Tulip tree (Lirodendron tulipfera). Lirodendron is a genus of only two species of trees in the Magnoliaceae; both are known under the common name tulip tree. Lirodendron tulipfera is native to eastern North America, while Lirodendron chinese is native to China and Vietnam.
Round Robin Redbreast
What’s that you say? A flock of robins, in winter?
Yes, yes! Sweetly singing liquid notes. A flock in my garden!
What does a hungry round robin find to eat in a winter garden?
Red, red winterberries and holly, rime-sweetend crabapples, and orchard fruits.
And how does a winter robin keep warm?
Why, blanketed together with air-puffed fluffed feathers.
How long will they stay, how long can they last in the frost?
Only as there are fruits on the bough and berries on the bush.
Round robin red breast, silhouette in bare limb,
Calling away winter, cheer, cheerio, and cheer-up!
– Kim Smith
The widely distributed and beloved American Robin (Turdus migratorius) hardly needs an introduction. The American Robin is the largest member of the thrush family—thrushes are known for their liquid birdsongs and the robin is no exception. Their unmistakable presence is made known when, by early spring, the flocks have dispersed and we see individual robins strutting about the landscape with fat worms dangling. Unmistakable, too, is the male’s beautiful birdsongs, signaling to competing males to establish their territory, as well as to entice prospective females.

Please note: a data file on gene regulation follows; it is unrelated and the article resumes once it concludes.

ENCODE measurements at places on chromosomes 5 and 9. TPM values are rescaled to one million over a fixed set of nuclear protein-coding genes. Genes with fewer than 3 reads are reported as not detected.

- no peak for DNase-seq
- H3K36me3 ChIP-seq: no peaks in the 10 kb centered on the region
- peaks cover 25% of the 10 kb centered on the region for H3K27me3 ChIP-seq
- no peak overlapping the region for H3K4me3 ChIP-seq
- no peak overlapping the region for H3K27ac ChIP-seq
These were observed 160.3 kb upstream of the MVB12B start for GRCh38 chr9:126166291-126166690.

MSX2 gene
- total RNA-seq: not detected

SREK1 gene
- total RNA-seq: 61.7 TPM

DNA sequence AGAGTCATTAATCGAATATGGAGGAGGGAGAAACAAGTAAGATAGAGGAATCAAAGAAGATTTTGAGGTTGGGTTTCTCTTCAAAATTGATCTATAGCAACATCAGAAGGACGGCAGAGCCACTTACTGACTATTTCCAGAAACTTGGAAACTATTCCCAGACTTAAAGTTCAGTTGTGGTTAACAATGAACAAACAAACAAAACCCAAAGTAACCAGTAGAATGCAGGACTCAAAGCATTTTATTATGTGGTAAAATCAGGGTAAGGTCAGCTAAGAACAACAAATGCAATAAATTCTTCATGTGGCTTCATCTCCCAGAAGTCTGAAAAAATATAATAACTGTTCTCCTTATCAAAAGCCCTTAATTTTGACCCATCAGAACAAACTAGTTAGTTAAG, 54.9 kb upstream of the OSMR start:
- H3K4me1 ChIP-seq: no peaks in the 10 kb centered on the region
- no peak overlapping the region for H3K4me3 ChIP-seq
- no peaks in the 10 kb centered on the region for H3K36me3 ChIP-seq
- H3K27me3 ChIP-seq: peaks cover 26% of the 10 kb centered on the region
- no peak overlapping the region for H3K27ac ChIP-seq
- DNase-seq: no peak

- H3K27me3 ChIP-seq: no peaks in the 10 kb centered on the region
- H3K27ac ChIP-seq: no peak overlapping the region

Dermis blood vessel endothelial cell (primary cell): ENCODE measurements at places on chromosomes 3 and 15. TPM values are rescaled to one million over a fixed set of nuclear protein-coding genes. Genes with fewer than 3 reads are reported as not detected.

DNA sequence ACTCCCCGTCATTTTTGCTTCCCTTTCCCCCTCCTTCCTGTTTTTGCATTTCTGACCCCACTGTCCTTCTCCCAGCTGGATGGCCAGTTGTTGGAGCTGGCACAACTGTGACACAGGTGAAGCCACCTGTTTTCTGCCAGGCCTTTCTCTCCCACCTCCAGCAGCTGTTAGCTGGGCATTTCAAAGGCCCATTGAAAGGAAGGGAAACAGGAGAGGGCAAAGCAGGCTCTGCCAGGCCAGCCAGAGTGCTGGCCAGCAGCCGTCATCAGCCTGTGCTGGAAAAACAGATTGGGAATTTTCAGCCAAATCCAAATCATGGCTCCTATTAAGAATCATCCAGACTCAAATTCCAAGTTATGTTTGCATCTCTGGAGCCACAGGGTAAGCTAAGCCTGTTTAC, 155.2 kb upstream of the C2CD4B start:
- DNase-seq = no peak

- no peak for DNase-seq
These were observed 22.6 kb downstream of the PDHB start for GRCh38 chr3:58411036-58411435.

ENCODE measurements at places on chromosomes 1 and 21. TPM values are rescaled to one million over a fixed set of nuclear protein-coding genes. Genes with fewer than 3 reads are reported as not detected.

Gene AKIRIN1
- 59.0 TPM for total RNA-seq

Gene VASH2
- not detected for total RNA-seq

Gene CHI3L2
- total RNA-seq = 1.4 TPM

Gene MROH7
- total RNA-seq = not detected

The boundaries of the American Robin winter migration areas are not clearly defined. The robin’s winter range covers southern Canada to Guatemala, compared to their summer nesting range, which extends from the tree limit of Canada to southern Mexico. Robins that nest in Massachusetts, for the most part, migrate further south. Robins nesting in northern Canada migrate to their tropic-of-New England get-away.